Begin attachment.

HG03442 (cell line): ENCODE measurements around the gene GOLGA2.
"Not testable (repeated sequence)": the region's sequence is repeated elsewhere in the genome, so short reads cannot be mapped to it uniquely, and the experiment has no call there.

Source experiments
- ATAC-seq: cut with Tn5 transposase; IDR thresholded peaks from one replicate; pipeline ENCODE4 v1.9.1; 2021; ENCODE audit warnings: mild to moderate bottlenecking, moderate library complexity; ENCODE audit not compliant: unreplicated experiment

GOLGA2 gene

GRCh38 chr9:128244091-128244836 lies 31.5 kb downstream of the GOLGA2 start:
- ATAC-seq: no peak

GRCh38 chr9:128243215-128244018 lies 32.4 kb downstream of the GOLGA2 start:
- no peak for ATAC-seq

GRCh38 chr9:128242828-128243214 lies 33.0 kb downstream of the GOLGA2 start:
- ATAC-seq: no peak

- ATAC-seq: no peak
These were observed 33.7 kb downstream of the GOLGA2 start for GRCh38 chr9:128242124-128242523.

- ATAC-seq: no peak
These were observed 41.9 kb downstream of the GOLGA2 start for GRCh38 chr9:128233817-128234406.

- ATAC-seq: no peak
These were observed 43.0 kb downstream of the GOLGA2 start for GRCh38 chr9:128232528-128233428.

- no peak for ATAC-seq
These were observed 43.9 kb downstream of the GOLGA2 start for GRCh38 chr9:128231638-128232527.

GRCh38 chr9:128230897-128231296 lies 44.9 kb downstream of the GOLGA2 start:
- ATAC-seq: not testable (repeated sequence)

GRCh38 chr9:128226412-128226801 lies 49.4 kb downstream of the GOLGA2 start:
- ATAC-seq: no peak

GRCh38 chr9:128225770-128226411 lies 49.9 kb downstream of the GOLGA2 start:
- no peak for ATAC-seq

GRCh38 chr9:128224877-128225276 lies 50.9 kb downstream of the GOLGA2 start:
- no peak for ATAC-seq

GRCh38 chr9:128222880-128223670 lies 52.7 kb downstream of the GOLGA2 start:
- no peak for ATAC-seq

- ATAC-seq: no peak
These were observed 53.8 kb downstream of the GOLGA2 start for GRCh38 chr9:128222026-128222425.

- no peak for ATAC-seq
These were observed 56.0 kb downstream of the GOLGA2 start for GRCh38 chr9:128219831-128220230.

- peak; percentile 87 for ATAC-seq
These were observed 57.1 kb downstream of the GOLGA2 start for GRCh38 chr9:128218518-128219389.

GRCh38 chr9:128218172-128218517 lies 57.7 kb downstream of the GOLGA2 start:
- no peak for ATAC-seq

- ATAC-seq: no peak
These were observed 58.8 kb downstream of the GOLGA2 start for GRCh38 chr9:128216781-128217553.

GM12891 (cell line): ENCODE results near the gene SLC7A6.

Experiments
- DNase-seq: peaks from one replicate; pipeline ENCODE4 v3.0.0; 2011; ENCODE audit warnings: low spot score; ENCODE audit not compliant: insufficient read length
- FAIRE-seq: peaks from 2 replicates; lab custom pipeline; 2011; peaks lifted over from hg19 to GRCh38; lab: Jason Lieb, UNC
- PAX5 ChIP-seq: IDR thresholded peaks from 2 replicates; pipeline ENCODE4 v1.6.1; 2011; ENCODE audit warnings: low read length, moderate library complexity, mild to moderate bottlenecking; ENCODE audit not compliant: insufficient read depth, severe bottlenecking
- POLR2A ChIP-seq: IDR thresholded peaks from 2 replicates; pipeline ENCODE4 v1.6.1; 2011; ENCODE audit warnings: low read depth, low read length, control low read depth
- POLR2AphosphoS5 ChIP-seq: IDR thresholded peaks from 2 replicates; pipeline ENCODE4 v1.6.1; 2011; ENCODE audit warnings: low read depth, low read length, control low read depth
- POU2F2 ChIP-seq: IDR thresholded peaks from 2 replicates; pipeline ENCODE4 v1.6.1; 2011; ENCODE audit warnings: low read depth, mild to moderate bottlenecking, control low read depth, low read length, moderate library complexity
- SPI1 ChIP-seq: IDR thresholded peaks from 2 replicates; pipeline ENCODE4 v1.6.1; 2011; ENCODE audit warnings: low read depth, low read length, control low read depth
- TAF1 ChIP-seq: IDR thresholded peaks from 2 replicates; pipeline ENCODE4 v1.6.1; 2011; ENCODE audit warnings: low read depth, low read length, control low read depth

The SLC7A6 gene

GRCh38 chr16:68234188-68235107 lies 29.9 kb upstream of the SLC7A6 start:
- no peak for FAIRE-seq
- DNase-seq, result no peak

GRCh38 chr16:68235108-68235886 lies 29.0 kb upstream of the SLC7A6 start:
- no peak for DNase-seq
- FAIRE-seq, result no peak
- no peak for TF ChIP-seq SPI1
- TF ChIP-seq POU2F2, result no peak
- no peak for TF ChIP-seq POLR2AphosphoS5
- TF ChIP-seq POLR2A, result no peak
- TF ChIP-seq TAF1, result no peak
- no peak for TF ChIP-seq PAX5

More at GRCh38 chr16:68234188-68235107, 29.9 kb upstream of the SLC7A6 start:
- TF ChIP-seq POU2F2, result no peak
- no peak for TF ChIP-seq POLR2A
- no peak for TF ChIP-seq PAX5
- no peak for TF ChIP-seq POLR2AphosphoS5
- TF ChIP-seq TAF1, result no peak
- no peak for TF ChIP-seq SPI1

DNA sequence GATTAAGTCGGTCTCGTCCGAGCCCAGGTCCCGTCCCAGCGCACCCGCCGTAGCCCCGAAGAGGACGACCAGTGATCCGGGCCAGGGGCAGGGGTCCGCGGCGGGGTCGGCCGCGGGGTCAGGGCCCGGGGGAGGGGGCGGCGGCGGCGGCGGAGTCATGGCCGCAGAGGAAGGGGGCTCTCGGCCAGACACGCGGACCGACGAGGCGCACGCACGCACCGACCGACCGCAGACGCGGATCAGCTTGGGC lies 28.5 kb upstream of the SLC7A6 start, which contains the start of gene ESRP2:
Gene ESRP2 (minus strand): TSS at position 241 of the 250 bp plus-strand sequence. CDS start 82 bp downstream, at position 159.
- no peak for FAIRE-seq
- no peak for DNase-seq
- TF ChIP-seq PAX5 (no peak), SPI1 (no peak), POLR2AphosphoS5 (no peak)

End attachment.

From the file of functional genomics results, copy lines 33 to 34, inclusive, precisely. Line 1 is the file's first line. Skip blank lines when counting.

These were observed 56.0 kb downstream of the GOLGA2 start for GRCh38 chr9:128219831-128220230.

- peak; percentile 87 for ATAC-seq